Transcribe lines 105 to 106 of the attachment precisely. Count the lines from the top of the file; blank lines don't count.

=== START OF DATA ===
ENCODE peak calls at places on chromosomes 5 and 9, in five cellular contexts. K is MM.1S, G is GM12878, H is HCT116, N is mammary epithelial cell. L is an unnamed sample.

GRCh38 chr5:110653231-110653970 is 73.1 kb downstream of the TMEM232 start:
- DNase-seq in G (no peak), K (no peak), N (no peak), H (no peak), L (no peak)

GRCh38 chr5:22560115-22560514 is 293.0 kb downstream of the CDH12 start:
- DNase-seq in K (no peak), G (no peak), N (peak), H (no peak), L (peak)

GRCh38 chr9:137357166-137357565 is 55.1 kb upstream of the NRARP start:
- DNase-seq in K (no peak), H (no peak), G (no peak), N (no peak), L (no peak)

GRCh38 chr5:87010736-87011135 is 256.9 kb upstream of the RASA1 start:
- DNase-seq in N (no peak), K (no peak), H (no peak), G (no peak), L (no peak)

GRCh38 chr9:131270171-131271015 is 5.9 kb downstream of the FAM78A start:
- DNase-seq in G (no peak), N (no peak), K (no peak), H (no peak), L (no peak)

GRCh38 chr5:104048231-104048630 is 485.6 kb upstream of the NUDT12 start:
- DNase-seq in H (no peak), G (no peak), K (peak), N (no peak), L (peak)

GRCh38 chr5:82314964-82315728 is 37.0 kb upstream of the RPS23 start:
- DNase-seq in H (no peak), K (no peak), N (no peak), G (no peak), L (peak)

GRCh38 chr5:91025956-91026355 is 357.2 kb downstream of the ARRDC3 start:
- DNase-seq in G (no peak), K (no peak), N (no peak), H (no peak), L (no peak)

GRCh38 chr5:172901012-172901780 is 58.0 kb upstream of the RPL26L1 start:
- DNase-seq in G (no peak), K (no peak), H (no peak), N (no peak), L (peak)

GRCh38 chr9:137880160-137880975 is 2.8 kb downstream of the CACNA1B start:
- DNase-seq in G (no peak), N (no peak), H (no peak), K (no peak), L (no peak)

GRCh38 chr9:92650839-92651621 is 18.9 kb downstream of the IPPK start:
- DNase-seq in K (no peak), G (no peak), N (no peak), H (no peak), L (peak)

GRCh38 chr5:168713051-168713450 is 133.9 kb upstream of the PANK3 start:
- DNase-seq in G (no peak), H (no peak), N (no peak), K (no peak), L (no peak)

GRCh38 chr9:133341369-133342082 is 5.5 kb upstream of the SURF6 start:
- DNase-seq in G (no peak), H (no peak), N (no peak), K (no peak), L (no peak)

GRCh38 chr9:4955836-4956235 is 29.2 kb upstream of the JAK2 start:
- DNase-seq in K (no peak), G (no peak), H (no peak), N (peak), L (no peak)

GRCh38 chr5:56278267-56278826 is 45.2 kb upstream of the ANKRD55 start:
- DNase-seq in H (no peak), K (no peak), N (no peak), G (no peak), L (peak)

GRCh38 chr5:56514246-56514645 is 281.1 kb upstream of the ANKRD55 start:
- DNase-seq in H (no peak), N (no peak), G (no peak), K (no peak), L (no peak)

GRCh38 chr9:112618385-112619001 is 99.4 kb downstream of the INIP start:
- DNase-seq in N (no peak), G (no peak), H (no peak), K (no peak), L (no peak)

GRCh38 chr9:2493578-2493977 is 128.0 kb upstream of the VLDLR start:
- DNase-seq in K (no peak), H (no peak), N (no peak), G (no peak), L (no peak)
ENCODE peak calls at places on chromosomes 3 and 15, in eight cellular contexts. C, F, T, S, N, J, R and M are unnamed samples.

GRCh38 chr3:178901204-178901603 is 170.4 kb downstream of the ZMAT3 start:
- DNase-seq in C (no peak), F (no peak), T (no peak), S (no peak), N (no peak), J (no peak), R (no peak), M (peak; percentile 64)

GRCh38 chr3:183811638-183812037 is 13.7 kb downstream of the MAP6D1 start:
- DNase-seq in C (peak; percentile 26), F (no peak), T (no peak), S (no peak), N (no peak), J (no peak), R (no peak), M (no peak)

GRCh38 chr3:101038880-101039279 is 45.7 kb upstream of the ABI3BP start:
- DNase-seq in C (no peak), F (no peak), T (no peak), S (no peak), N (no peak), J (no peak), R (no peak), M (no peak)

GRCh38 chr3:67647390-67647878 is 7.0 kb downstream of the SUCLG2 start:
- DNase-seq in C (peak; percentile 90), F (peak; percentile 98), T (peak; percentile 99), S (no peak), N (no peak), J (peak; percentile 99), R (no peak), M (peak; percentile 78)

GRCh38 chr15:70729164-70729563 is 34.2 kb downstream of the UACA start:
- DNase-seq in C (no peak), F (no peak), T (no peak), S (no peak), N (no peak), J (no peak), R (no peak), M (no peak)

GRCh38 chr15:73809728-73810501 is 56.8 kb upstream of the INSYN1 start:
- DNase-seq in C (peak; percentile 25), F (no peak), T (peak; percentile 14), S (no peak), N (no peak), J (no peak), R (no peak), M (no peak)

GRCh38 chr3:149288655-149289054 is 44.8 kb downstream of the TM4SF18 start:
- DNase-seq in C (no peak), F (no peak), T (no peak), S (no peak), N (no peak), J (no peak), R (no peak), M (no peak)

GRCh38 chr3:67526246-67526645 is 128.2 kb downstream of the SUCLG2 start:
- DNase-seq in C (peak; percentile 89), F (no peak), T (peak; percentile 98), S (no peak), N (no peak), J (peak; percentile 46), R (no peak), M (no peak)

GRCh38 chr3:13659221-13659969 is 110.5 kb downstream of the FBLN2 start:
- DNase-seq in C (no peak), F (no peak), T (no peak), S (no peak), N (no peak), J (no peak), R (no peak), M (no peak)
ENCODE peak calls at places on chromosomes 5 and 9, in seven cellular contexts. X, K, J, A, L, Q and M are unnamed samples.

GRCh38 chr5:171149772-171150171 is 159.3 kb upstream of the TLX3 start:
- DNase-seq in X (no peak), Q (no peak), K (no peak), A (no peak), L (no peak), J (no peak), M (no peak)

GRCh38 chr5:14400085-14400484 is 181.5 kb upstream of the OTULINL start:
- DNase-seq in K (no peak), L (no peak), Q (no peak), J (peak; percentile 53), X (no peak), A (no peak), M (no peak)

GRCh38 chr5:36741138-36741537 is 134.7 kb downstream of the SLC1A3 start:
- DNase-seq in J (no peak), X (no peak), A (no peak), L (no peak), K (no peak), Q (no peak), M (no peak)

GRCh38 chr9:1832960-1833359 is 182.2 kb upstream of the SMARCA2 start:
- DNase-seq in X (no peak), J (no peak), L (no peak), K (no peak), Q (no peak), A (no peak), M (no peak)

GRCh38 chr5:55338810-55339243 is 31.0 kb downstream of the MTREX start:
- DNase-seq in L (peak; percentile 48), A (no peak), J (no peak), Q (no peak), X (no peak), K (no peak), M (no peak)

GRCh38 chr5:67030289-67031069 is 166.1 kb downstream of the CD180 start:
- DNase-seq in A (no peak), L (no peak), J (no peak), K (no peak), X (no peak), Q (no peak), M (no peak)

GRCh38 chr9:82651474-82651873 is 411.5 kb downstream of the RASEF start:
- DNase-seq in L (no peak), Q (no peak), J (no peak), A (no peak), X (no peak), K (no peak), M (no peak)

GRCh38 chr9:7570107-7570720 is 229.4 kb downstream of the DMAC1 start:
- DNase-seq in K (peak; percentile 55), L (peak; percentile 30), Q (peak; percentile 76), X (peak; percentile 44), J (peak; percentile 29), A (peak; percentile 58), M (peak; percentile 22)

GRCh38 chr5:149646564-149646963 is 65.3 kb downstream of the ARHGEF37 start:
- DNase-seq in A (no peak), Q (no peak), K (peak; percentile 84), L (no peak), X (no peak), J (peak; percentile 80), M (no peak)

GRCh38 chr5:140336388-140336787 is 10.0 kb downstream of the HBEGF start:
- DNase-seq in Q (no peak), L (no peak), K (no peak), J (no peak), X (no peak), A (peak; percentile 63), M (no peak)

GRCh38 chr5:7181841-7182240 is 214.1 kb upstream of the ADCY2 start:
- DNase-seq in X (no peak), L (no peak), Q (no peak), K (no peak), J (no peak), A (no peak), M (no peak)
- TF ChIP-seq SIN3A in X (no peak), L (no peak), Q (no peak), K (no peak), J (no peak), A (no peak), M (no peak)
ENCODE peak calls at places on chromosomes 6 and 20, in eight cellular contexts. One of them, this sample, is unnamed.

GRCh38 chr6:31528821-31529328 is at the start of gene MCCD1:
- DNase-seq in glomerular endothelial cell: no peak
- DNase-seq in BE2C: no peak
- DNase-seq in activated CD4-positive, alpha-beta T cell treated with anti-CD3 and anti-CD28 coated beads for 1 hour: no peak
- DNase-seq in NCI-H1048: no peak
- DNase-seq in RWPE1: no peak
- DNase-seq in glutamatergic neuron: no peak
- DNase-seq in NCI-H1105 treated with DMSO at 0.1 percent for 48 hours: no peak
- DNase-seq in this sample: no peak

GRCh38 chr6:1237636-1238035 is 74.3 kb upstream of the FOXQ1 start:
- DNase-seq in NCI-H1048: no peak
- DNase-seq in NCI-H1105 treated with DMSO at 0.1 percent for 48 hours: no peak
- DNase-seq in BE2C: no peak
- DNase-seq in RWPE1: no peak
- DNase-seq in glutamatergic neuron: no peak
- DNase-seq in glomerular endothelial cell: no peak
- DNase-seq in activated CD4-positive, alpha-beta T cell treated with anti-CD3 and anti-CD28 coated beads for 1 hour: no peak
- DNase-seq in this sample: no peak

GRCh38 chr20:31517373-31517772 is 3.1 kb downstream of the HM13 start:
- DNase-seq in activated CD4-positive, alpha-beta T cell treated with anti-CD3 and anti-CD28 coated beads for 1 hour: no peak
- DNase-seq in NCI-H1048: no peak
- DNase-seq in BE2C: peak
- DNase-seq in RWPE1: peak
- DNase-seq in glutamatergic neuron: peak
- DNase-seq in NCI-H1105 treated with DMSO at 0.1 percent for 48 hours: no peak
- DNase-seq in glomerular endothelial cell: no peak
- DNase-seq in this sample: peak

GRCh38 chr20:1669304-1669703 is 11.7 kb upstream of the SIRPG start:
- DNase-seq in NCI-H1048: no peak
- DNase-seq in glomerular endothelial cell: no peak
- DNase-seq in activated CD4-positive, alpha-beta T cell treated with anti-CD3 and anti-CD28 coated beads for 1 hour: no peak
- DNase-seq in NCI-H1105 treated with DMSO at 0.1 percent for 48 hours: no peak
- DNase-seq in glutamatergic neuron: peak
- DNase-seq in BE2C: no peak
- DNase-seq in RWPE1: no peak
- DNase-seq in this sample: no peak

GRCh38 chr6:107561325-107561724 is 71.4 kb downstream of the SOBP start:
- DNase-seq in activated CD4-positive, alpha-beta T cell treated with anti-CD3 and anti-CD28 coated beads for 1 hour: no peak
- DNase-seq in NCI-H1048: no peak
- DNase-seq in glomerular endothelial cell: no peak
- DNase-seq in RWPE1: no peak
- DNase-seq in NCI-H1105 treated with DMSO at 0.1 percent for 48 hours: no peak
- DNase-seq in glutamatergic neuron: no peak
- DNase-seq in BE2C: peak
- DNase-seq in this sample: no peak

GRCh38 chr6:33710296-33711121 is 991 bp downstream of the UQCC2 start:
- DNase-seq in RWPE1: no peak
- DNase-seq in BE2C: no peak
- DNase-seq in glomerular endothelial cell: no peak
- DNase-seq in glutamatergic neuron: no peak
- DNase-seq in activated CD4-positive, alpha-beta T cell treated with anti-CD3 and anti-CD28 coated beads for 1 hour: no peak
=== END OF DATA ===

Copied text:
- DNase-seq in glutamatergic neuron: peak
- DNase-seq in NCI-H1105 treated with DMSO at 0.1 percent for 48 hours: no peak